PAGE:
the result which may help the decision makers of design and
There are three main stages of LCIA (Life Cycle Impact
Assessment) according to ISO14040, i.e. Inventory Analysis,
Impact Assessment , and Interpretation [7]
Steps followed during the work,
 The first step is to select the product or parts of
product for which the Impact Assessment is to be
carried out. It is of any kind.
 Next step is the collection of LCI (Life Cycle
inventory) for all materials used to manufacture and
the manufacturing stage of life of product.
 To create the process inventory table or LCI table for
different materials and process.
 To compute the quantitative impact of selected
product or part for all stages of life cycle.
 The quantitative evaluation of impact has done and
then grouped into respective impact categories.
 The results of impact are presented graphically.
 The data and the corresponding graphs for resultgeneration are saved for comparison purposes as well
as for future reference.
 In the final step i.e. interpretation, the data are
analyzed for various types and levels (i.e.
quantitatively) of impacts to environment and human
The Investigation
The evaluation this is done for three main stages of life, i.e.
raw material acquisition (LCS-01), raw material
manufacturing (LCS-02) and part manufacturing (LCS-03).
The quantitative evaluation of the collected life cycle
inventory according to EDIP, for selected parts of product at
different stages of manufacturing of material is done through
the software ‘SSLCASoft’. The environmental impact of steel
parts of Cam Shaft Valve (CSV) subassembly of Engine
Group at various life cycle stages is as shown in the figure 1.
The description of impact in brief is as below:
Figure 1: Environmental Impact Evaluation of subassembly
‘ Cam Shaft Valve’ of ‘Engine Group’ for steel parts stageswise
The subassembly ‘Cam Shaft Valve’ of Engine group of twowheeler has been selected for this work of assessment of
environmental impact. The product is used by masses in large
quantity. The material and manufacturing process of these
parts is quite stable. This is considered for quantitative
evaluation of the Impact of different impact categories as per
selected LCA method EDIP. According to the selected LCA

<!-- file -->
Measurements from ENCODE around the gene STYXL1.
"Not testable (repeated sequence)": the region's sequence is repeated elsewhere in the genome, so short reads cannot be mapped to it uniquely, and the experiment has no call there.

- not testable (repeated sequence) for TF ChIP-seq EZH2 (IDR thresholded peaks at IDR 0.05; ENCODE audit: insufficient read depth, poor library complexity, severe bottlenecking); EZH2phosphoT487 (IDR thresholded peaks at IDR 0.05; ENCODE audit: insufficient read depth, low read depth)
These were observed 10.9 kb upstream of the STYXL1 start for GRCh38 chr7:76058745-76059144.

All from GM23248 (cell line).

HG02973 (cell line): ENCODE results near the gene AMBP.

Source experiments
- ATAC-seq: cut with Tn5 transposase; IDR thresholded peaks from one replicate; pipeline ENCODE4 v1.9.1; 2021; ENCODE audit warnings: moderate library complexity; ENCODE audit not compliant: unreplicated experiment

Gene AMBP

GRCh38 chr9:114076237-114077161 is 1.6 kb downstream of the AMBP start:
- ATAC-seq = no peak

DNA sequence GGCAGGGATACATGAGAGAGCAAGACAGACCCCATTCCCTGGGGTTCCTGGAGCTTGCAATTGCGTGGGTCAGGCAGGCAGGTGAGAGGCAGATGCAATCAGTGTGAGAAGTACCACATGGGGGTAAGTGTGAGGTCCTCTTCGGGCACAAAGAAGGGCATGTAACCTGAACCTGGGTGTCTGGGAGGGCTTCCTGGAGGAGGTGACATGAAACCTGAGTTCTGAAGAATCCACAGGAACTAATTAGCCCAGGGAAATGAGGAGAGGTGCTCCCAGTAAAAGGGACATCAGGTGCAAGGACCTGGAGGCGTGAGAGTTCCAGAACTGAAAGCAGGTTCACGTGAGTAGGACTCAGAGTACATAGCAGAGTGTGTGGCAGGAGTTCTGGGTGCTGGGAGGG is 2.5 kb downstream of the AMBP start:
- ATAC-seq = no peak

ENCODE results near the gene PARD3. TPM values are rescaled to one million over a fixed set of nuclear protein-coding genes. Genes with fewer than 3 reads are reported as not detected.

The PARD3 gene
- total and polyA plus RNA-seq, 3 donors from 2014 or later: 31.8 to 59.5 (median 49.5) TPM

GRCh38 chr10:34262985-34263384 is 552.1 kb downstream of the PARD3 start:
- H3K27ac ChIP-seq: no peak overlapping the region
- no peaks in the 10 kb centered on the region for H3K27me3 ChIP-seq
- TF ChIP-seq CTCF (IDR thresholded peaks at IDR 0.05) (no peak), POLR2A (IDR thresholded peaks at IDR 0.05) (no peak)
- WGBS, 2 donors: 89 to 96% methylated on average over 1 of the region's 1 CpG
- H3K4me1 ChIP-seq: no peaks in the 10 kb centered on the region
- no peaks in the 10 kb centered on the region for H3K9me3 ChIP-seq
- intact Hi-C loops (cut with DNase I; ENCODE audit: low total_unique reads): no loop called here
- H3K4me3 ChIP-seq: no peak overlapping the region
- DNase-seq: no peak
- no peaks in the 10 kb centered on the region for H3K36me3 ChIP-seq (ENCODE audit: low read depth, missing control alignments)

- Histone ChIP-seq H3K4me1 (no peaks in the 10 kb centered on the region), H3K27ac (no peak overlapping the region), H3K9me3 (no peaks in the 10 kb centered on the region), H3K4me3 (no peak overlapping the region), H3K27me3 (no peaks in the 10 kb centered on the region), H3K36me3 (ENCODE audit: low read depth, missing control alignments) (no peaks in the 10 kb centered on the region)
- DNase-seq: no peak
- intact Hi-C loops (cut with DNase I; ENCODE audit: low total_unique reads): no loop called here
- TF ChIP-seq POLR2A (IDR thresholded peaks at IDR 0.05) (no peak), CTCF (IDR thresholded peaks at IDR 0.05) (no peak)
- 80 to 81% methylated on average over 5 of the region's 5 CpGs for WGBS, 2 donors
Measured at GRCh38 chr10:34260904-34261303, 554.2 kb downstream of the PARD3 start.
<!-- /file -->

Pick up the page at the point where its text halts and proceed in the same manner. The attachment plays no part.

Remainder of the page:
method, i.e. EDIP-03, the impact categories evaluated for
environmental impact assessment are ecotoxicity water acute
(EWA); ecotoxicity water chronic (EWC); ecotoxicity soil
chronic (ESC); human toxicity air (HTA); human toxicity
water (HTW); human toxicity soil (HTS); global warming
(GW); acidification (AC); terrestrial eutrophication (TET);
aquatic eutrophication EP(N) (AETN); aquatic eutrophication
EP(P) (AETP); ozone depletion (OD); ozone formation
vegetation (OFV); ozone formation human (OFH).
Results and Discussions
The impact of steel parts of Cam Shaft Valve is
higher at stage LCS-02 as compared to other two
The impact affects the EWA at stage LCS-01 and
affect HTA at stage LCS-02 and LCS-03,
The GW is very close at LCS-02 and at LCS-03. The
impact on OFV is more at LCS-01 as compared to
LCS-02 and LCS-03.
The impact on AC and TET is very close with each
other and at LCS-02 and LCS-03 also.
Some impact categories have very less impact as compared to
other and those are not visible on the graph of normal scale.
To avoid it the graphical presentation of results are shown by
using logarithmic scale.
7. References
T.J. O'Neill , Life Cycle Assessment and Environmental Impact of
Products, ISBN 978-1-85957-364-8, pp 134, 2003.
Pre Consultants, Simapro-6 Database Manual Methods Library,
f (June 2004)
Roger Bacon Drive Reston, Mary Ann Curran, ‘Life Cycle
Assessment: Principles and practice’, Scientific Applications
International Corporation (SAIC), National risk Management
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International Journal of Engineering Trends and Technology (IJETT) – Volume 12 Number 10 - Jun 2014
Research Laboratory, Office of Research and Development, U.S.
Environmental Protection Agency, Cincinnati, Ohio 45268,
EPA/600/R-06/060 May 2006.
Jyri Seppala, ‘Life Cycle Impact Assessment based on Decision
Analysis’, Dissertation for the degree of Doctor of Science in
Technology, Department of Engineering Physics and Mathematics,
Systems Analysis Laboratory, Helsinki University of Technology,
(Espoo, Finland), FIN-02015 HUT, FINLAND, August 2003,,
Certified, ‘LCA for a Whiteboard Marker’,
Asian Institute of Technology’s, pp 3-7, February 2008.
Rolf Frischknecht, Niels Jungbluth, Implementation of Life Cycle
Impact Assessment Methods, Swiss Centre for Life Cycle
Inventory, Dübendorf, Data v2.0 December 2007.
Allan Astrup Jensen, Kim Christiansen, John Elkington, Life
Cycle Assessment, Environmental Issues Series, A guide to
European Environment Agency. SustainAbility , Denmark, United
Kingdom, August 1997.
Widmer, R., Oswald-Krapf, H., Sinha-Khetriwal, D.,Schnellmann,
M., Bön, H., Global perspectives on ewaste. Environmental Impact,
Assessment Review, 25 (5), pp. 436-458, July 2005.
M. Charter, T. Clark, An eco-design route map for the Taiwan
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Management in the Electronics Sector in China, Hong Kung and
Taiwan. The Centre for Sustainable Design: UK, for DTI: UK,